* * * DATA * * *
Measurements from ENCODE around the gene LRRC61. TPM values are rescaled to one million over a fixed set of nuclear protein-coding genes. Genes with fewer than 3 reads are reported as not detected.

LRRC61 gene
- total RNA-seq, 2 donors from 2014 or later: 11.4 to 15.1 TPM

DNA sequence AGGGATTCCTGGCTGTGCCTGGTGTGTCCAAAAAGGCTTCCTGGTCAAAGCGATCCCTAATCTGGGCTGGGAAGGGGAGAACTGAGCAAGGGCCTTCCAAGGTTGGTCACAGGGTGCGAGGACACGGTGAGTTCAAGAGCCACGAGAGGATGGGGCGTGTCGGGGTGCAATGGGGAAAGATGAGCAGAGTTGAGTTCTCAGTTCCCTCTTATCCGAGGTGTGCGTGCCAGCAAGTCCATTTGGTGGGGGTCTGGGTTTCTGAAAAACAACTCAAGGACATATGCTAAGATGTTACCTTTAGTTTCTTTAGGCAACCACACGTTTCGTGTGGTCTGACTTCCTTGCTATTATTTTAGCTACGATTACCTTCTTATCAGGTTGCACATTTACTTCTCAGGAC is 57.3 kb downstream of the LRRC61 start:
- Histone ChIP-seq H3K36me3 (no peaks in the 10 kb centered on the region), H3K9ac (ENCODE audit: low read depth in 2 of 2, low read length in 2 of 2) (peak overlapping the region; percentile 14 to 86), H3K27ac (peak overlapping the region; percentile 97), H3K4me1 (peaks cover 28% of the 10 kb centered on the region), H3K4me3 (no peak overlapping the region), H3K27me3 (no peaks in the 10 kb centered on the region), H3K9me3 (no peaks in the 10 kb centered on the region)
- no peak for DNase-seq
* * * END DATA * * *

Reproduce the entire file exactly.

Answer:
Measurements from ENCODE around the gene LRRC61. TPM values are rescaled to one million over a fixed set of nuclear protein-coding genes. Genes with fewer than 3 reads are reported as not detected.

LRRC61 gene
- total RNA-seq, 2 donors from 2014 or later: 11.4 to 15.1 TPM

DNA sequence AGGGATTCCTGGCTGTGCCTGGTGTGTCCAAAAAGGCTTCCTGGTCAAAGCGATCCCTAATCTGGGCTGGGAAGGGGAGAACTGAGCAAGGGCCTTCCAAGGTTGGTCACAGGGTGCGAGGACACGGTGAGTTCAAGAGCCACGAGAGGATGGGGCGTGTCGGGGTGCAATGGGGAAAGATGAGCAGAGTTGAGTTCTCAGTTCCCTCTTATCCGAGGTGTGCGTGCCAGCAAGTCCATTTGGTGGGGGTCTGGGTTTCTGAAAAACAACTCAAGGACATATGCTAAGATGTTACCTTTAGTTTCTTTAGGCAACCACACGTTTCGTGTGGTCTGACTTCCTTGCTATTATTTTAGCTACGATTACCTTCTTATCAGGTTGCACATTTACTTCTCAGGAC is 57.3 kb downstream of the LRRC61 start:
- Histone ChIP-seq H3K36me3 (no peaks in the 10 kb centered on the region), H3K9ac (ENCODE audit: low read depth in 2 of 2, low read length in 2 of 2) (peak overlapping the region; percentile 14 to 86), H3K27ac (peak overlapping the region; percentile 97), H3K4me1 (peaks cover 28% of the 10 kb centered on the region), H3K4me3 (no peak overlapping the region), H3K27me3 (no peaks in the 10 kb centered on the region), H3K9me3 (no peaks in the 10 kb centered on the region)
- no peak for DNase-seq